Note that if you are using the HSQL database, there is still a short period of server unavailability when the HSQL database is being compacted. For production purposes, switching to an external database is recommended.

Simplified custom charts management

Earlier, to edit custom charts you had to manually modify xml files. Now you can easily manage custom charts using the TeamCity Web UI:

  • on the Statistics tab for a project or build configuration using the Add new chart button.

  • on the Parameters tab of the build results page, where the list of Reported statistic values provides checkboxes to select the statistic value for a new project- or build-configuration-level chart.

In addition, the custom charts definitions are stored on the project level, so they are available to Project Administrators. More details on this feature are available in our documentation.
Note that the default charts cannot be modified.

Favorite builds

To easily access builds you want to monitor, you can mark them as favorite. Optionally, any manually triggered build can be added to your favorites automatically. The marked builds will be listed on the My Favorite Builds page available in your user profile.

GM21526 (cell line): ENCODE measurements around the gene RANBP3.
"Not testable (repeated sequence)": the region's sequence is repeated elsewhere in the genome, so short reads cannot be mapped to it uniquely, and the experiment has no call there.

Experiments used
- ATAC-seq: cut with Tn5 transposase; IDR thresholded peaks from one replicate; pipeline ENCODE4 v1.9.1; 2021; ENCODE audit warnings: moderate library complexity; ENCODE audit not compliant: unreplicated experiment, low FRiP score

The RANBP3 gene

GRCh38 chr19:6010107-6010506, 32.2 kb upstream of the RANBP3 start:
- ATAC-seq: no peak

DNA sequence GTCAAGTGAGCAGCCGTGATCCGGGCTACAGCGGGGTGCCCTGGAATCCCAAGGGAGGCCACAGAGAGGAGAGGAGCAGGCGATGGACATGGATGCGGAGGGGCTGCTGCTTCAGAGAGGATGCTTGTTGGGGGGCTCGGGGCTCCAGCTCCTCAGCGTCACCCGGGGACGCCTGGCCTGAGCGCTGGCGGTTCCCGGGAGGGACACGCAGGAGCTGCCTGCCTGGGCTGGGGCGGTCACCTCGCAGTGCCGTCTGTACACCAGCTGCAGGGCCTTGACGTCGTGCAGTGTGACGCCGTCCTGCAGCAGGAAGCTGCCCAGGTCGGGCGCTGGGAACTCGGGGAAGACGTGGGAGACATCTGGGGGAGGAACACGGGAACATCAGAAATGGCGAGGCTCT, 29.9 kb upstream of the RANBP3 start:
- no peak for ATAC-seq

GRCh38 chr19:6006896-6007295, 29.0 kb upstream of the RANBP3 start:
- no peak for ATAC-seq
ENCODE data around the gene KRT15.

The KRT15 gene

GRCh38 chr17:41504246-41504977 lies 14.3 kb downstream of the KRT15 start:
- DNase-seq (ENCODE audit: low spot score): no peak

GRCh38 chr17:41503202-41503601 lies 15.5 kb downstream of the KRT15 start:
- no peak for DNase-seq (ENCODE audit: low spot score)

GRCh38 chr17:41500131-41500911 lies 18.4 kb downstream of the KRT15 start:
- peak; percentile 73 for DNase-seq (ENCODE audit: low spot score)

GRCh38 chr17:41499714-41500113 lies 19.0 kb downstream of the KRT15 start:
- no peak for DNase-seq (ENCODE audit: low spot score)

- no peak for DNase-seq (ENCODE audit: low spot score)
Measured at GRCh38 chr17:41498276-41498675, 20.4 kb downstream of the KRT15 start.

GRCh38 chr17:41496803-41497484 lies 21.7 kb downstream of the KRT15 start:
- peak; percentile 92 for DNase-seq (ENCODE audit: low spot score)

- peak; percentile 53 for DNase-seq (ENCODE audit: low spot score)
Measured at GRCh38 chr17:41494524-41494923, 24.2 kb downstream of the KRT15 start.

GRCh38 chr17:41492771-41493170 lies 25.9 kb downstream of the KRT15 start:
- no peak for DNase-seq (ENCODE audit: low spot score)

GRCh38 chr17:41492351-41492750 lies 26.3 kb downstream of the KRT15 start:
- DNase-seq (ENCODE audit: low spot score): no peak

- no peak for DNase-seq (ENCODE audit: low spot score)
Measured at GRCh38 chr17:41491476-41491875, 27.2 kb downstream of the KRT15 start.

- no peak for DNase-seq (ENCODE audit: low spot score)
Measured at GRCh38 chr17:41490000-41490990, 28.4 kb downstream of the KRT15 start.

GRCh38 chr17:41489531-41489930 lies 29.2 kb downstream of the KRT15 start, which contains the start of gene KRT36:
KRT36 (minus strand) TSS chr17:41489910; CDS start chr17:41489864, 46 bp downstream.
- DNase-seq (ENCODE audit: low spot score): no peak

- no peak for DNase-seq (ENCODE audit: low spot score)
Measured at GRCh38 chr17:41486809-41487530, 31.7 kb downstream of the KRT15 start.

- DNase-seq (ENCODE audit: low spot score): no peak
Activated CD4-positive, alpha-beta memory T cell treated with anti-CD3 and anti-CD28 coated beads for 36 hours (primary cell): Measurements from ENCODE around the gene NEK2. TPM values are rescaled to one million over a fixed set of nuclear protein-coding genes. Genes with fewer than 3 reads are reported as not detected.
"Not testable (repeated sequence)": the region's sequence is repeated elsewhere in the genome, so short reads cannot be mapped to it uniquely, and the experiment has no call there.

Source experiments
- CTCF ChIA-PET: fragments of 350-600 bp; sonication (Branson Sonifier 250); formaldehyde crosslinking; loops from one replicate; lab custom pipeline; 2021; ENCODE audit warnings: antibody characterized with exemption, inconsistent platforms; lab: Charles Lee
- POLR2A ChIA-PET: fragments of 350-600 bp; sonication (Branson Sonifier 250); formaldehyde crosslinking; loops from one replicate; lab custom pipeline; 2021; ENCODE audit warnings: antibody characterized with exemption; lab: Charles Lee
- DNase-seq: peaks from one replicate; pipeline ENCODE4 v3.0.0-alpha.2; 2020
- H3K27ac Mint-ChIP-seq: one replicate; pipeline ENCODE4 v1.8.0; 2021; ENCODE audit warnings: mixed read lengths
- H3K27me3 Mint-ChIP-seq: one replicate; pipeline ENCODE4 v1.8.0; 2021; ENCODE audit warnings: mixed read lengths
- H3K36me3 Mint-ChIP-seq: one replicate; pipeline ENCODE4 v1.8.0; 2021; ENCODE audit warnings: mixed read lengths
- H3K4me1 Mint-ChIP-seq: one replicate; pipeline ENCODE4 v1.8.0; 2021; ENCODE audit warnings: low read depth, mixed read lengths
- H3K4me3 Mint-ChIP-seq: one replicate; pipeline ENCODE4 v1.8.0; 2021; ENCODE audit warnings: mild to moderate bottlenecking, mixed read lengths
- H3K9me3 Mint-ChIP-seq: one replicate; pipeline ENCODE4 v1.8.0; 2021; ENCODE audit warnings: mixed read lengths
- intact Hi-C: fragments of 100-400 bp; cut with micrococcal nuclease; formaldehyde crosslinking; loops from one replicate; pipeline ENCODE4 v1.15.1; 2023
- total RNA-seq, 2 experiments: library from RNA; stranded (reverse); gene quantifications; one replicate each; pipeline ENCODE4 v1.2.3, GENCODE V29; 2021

You can also configure notifications on your favorite builds.

Build Time report

Similarly to the Disk usage, now you can see how many resources are taken up by a project with its subprojects: the new Build Time Report is now available in the Project-related Settings of the TeamCity Administration area. By default, the report displays total build duration within the last 24 hours for the server and individual projects with the percentage in relation to the parent project. The scope can be further drilled down to the build time of an individual build configuration.

Meta-Runner improvements

Working with meta-runners has become easier: now if you need to fix a meta-runner, there is no need to edit its xml definition; instead you can create a build configuration from the meta-runner, debug and fix it. Then you use the Extract meta-runner action to apply changes to the existing meta-runner.

Besides, you no longer need access to the <TeamCity Data Directory> on the disk to upload a meta-runner - you can now upload it from the TeamCity Web UI.

7-zip support for published artifacts

TeamCity can now compress published artifacts to a 7-zip archive:
*/ => dist.7z
As with other supported compression algorithms, you can also specify artifact dependency for the files inside a 7-zip archive:
dist.7z!folder/**
Browsing inside 7-zip archives is also supported, but not browsing inside a 7-zip placed into another 7-zip archive.

Push parameters to dependencies

When you add a build which depends on other builds to the queue, you can change the parameters of the builds this build depends on.